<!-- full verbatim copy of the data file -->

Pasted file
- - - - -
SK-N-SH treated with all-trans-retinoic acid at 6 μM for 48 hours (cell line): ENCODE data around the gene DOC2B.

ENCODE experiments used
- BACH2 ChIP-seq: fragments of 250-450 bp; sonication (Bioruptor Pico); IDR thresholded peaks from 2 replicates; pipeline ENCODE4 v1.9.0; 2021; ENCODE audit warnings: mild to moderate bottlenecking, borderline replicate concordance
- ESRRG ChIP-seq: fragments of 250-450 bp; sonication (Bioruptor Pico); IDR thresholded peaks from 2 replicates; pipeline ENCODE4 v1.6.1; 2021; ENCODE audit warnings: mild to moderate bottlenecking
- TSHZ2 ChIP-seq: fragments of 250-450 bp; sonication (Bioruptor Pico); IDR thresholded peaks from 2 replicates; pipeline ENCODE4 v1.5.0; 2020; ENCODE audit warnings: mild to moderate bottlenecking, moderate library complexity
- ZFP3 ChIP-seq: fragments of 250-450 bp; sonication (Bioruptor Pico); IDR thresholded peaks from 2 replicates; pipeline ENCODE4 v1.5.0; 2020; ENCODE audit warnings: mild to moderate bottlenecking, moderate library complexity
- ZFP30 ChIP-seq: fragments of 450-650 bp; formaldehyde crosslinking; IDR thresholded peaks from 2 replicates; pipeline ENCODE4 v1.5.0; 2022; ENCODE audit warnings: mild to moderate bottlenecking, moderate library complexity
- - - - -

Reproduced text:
SK-N-SH treated with all-trans-retinoic acid at 6 μM for 48 hours (cell line): ENCODE data around the gene DOC2B.

ENCODE experiments used
- BACH2 ChIP-seq: fragments of 250-450 bp; sonication (Bioruptor Pico); IDR thresholded peaks from 2 replicates; pipeline ENCODE4 v1.9.0; 2021; ENCODE audit warnings: mild to moderate bottlenecking, borderline replicate concordance
- ESRRG ChIP-seq: fragments of 250-450 bp; sonication (Bioruptor Pico); IDR thresholded peaks from 2 replicates; pipeline ENCODE4 v1.6.1; 2021; ENCODE audit warnings: mild to moderate bottlenecking
- TSHZ2 ChIP-seq: fragments of 250-450 bp; sonication (Bioruptor Pico); IDR thresholded peaks from 2 replicates; pipeline ENCODE4 v1.5.0; 2020; ENCODE audit warnings: mild to moderate bottlenecking, moderate library complexity
- ZFP3 ChIP-seq: fragments of 250-450 bp; sonication (Bioruptor Pico); IDR thresholded peaks from 2 replicates; pipeline ENCODE4 v1.5.0; 2020; ENCODE audit warnings: mild to moderate bottlenecking, moderate library complexity
- ZFP30 ChIP-seq: fragments of 450-650 bp; formaldehyde crosslinking; IDR thresholded peaks from 2 replicates; pipeline ENCODE4 v1.5.0; 2022; ENCODE audit warnings: mild to moderate bottlenecking, moderate library complexity